The last step is Assignment. Assignment is taking steps one, two, and three, then actually assigning those trips to certain segments of facility. For example, that new driver leaving her home to go to Walmart has to use a road to get there. Which road or roads, exactly? that’s what Assignment is all about. Assignment is quite easy with small projects, and computationally demanding with large regions.

Earlier I said we could smoosh together steps two, three, and four for small projects. Let’s go back to our intersection turning lane and the hypothetical new gas station on the corner.

I’ve done step one, trip generation, and concluded that (I’m making things up here) 200 vehicles will enter and 200 vehicles will exit in the PM peak hour. By the way, that’s about a medium-sized Quicktrip or Racetrac. Let’s just take the 200 vehicles exiting for my example. I know they have to go somewhere, and I know there’s only two driveways, so the trip distribution, step 2, and assignment, step 4, happen at the same time. A certain percentage of the vehicles go, say, north away from the gas station. A certain percentage exit on one driveway and the rest on the other. From these numbers, I calculate the right and left turns out of the gas station, and the turns (or throughs) on the adjacent intersection, just depending on where the traffic is going. This all gets added to the traffic that’s already there and voila, you have your existing plus generated traffic.

But…if you’re doing this with, say, an entire county, suddenly it’s not just what is the most direct route for a vehicle to get from A to B. There are delay factors such as congested routes and signalized intersections and high speed arterials that affect the equation. This becomes an iterative process requiring complex computer software to get an answer.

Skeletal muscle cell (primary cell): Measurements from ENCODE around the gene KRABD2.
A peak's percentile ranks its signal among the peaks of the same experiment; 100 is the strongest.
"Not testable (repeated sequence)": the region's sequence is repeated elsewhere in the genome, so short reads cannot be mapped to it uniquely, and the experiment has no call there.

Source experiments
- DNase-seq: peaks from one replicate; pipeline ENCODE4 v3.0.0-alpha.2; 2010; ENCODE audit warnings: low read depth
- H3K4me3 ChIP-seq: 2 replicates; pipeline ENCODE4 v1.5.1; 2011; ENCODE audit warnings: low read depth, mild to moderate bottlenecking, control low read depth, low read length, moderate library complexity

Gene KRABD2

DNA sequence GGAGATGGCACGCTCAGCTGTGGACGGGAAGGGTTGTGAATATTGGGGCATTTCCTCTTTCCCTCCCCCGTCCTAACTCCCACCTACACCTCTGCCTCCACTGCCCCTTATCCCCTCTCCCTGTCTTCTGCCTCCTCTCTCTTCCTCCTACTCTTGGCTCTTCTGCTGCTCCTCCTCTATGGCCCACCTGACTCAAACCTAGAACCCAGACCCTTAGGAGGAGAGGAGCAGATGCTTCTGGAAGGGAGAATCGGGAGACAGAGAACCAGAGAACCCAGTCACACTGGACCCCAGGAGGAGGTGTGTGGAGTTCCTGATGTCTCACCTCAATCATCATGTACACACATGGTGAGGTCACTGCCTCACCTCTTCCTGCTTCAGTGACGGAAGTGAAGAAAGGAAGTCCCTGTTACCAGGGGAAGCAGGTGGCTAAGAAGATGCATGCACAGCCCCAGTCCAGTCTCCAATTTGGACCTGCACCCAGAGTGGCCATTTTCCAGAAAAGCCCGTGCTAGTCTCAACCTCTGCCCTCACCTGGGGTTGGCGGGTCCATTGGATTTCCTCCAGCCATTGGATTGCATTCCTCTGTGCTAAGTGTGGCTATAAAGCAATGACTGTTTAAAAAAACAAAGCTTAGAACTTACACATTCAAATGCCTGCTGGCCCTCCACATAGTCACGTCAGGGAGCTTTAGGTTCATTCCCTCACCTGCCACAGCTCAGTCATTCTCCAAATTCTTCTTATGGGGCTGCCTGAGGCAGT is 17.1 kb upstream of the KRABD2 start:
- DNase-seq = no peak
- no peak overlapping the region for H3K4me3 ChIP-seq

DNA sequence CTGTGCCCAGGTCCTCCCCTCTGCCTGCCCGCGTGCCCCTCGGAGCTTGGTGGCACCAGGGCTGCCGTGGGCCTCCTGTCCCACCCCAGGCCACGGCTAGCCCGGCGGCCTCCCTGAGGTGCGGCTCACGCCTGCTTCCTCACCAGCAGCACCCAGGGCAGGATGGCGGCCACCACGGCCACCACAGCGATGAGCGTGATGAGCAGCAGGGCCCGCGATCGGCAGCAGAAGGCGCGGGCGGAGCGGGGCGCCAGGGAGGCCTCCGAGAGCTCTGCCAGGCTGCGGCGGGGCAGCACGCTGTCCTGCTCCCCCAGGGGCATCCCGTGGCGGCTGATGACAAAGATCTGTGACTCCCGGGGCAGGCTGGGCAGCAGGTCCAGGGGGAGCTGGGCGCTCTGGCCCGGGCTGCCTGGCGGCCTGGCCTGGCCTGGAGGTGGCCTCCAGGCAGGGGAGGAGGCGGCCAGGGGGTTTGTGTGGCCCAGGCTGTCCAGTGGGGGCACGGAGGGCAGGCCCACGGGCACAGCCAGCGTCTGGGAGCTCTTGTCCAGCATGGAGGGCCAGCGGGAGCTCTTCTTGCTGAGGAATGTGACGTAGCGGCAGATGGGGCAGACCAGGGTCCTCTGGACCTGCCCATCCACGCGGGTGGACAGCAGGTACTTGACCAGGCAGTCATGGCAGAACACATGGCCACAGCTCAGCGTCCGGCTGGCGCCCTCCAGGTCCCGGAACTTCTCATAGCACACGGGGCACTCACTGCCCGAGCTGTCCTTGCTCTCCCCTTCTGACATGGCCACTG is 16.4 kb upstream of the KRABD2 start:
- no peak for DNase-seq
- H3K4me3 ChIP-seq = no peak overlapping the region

Here’s one easy description of an iterative travel assignment process. You take all the trips from every traffic analysis zone to every other traffic analysis zone, which could number in the millions, you let them go by the most direct route possible, then you count up all the traffic on each of the roads. You discover that there are some two lane roads that are exceeding 50,000 vehicles per day, an absurd number that just can’t happen. So you run the model again, but you put in a delay factor on those two lane roads that make them less attractive to the computer program because they are no longer the shortest route, at least in time. You look at the results again and discover that the two lanes roads are down to a more reasonable number, but now you have another set of roads that are being assigned more volume that they could reasonably handle.

Rinse. Repeat.

What I’m describing here is a large regional Travel Demand Model and is the be-all and end-all of the traffic forecasting four step process. Entire careers can focus around travel demand models. Dissertations dealing with the minutia of the trip assignments or other mathematical formulas have propelled academic careers. Whole businesses are focused around creating, vetting, modifying, and running these large scale models. They. Are. A.

Big. Deal.

Because a lot of money depends on them. The Travel Demand Models are where the traffic numbers come from that future projects are based on. In the Atlanta Region, where I live, the 2040 Regional Transportation Plan, which discusses projects out ot year 2040, is 60 BILLION dollars. That’s Billion with a B. And that number is far short of what is actually needed. So getting those travel demand models right, or wrong!, can have an enormous financial impact.